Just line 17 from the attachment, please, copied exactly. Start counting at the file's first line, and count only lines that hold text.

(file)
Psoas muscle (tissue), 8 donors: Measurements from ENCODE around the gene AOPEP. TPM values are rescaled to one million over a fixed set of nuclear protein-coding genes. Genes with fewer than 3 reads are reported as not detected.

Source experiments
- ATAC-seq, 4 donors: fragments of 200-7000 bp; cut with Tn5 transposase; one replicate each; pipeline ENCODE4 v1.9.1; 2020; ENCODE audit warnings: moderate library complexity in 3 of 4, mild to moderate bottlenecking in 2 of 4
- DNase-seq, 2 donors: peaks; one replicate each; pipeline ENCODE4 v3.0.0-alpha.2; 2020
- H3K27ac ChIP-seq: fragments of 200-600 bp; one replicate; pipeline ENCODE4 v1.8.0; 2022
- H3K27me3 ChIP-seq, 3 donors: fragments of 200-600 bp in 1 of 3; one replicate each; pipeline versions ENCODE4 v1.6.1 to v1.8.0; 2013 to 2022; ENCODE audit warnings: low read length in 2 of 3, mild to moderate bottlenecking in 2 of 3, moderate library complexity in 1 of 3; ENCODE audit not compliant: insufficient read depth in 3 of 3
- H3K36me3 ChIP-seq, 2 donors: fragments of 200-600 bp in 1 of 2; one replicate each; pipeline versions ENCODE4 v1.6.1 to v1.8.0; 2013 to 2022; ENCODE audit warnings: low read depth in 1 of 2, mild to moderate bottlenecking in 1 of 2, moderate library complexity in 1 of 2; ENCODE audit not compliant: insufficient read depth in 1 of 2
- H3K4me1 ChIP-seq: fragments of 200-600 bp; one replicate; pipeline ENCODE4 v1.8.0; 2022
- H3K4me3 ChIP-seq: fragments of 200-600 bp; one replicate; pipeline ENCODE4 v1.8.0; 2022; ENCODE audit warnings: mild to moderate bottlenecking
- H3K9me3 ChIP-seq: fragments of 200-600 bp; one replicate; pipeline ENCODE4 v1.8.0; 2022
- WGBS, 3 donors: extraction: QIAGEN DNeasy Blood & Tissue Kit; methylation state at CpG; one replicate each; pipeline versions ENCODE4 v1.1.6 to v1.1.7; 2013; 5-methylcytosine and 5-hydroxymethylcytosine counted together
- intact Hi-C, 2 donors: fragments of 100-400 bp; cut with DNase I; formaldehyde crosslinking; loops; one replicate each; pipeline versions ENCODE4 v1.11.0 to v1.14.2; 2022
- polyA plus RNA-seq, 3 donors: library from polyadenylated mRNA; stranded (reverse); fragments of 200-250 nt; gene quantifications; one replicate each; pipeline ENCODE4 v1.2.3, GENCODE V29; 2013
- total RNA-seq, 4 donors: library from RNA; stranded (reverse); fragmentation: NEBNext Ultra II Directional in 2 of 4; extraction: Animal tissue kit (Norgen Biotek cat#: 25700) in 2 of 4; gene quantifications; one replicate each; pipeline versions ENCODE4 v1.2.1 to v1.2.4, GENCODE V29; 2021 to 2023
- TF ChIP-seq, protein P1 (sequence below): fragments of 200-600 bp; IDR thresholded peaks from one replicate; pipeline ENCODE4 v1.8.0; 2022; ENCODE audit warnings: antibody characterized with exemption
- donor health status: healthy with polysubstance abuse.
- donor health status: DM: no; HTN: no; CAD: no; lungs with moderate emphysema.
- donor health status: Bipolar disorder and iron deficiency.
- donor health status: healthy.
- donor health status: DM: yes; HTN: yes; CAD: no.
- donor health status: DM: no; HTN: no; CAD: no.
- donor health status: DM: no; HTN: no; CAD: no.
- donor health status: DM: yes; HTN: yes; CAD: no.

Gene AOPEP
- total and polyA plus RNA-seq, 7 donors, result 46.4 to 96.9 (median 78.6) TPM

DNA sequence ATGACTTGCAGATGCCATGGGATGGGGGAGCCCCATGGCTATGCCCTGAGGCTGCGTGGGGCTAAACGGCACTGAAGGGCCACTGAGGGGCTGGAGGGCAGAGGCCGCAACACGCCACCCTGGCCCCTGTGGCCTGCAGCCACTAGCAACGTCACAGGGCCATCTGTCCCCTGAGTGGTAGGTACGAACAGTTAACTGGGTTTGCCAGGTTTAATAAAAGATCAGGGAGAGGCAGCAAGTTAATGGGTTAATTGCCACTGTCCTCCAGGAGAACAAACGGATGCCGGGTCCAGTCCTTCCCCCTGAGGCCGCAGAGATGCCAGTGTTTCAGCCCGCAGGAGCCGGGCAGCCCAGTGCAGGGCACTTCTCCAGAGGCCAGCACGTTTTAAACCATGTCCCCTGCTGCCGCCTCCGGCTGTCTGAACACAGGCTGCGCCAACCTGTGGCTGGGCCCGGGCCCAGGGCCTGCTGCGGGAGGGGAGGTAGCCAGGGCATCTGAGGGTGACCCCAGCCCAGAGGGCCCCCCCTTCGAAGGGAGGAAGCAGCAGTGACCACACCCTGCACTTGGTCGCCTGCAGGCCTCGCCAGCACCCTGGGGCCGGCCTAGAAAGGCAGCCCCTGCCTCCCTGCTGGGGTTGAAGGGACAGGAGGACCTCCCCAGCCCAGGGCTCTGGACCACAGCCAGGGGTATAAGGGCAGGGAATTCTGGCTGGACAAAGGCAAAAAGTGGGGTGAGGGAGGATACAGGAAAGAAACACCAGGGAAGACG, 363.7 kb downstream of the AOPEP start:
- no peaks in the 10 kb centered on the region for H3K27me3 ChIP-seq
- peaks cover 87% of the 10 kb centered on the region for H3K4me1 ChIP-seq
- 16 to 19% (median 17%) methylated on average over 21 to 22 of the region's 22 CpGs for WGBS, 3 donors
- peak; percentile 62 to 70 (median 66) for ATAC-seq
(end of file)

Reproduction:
- donor health status: DM: no; HTN: no; CAD: no; lungs with moderate emphysema.